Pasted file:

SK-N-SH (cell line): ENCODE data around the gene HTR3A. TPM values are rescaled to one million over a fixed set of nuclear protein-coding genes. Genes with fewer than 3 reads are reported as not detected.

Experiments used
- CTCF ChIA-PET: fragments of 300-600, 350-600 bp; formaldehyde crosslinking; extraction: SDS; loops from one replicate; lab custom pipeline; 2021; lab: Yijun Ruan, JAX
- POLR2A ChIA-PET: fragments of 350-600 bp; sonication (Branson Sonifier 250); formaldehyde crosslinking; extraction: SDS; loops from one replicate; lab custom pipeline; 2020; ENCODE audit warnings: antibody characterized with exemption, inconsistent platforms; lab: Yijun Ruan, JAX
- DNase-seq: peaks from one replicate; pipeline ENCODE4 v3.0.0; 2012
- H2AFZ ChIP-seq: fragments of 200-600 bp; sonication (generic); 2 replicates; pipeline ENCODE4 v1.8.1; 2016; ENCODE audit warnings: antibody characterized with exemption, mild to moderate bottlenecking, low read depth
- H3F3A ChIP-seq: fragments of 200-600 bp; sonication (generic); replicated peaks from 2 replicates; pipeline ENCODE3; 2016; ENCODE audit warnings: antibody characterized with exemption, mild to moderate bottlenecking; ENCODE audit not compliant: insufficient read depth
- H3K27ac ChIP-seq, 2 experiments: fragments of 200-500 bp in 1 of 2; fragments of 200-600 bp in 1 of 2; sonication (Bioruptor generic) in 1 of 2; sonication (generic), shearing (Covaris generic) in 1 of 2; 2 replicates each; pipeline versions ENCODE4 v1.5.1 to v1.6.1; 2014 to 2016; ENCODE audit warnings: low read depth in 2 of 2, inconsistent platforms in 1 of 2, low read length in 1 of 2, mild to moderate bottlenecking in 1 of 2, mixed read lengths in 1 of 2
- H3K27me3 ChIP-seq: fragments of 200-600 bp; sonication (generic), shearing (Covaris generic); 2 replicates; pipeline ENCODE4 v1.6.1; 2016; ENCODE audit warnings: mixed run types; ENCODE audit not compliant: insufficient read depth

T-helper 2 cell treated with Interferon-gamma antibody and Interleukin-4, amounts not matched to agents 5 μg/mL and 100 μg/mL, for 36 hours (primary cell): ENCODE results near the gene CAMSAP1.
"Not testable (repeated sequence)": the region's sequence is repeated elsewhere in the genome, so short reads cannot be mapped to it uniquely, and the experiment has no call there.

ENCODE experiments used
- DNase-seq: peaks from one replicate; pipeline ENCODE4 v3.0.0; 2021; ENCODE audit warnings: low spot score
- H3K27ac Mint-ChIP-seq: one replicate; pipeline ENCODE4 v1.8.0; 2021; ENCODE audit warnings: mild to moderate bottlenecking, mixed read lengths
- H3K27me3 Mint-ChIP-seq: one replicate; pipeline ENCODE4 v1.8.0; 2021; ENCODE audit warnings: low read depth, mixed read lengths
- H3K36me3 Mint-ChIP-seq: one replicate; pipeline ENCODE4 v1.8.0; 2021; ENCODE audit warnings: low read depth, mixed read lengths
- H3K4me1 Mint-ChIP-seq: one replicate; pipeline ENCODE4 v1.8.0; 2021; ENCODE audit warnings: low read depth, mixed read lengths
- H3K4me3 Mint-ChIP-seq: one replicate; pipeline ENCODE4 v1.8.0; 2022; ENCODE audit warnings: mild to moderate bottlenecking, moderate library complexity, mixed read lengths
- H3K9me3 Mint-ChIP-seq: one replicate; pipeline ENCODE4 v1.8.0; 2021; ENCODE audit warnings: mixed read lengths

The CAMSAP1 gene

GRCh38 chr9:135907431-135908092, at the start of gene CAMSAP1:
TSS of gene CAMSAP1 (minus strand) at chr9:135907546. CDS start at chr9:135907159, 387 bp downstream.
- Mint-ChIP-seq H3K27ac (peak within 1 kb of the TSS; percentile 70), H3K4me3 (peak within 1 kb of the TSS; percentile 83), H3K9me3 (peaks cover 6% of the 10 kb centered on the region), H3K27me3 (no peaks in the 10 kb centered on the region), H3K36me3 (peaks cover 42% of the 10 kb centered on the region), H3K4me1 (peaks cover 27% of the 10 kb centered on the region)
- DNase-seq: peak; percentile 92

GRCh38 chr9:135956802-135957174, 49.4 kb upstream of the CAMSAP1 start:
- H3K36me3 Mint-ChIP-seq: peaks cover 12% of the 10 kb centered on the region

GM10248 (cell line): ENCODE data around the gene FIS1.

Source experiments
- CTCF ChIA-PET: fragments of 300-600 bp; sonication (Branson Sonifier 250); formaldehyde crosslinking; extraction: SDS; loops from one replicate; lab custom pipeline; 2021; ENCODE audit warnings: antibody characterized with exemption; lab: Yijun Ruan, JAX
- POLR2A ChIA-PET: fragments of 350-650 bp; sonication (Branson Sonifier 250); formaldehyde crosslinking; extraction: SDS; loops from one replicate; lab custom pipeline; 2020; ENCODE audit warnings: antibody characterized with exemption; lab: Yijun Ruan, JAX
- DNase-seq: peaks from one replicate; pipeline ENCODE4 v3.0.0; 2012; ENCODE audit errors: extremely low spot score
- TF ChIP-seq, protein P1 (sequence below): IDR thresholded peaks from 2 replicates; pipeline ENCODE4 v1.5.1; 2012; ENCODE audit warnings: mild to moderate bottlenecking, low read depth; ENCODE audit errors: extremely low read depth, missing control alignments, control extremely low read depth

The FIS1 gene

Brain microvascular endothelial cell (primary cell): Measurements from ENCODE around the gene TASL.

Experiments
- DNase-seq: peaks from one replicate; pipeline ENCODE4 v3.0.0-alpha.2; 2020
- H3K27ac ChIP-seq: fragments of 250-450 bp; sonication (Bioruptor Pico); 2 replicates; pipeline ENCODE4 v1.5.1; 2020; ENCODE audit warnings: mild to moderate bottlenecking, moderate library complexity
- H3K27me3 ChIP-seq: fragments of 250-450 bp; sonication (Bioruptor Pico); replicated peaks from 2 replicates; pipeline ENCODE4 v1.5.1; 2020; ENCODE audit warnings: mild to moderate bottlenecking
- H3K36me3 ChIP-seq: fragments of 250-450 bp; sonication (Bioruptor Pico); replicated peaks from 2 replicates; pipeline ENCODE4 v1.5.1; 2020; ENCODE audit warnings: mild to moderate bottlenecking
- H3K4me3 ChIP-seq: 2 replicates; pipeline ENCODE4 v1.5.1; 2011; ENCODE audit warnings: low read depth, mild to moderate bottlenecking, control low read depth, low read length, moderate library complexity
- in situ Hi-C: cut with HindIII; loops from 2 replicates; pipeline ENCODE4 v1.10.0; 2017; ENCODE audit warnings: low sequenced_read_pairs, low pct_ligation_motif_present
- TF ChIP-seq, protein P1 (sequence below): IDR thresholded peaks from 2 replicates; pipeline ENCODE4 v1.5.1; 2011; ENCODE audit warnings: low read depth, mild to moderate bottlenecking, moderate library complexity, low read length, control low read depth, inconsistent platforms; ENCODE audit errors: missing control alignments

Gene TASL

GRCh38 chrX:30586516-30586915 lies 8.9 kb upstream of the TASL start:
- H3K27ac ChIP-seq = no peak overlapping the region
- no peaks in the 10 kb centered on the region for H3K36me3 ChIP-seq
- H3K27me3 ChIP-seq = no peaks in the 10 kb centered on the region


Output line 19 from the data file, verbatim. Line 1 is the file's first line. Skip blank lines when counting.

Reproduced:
- H3K9me3 Mint-ChIP-seq: one replicate; pipeline ENCODE4 v1.8.0; 2021; ENCODE audit warnings: mixed read lengths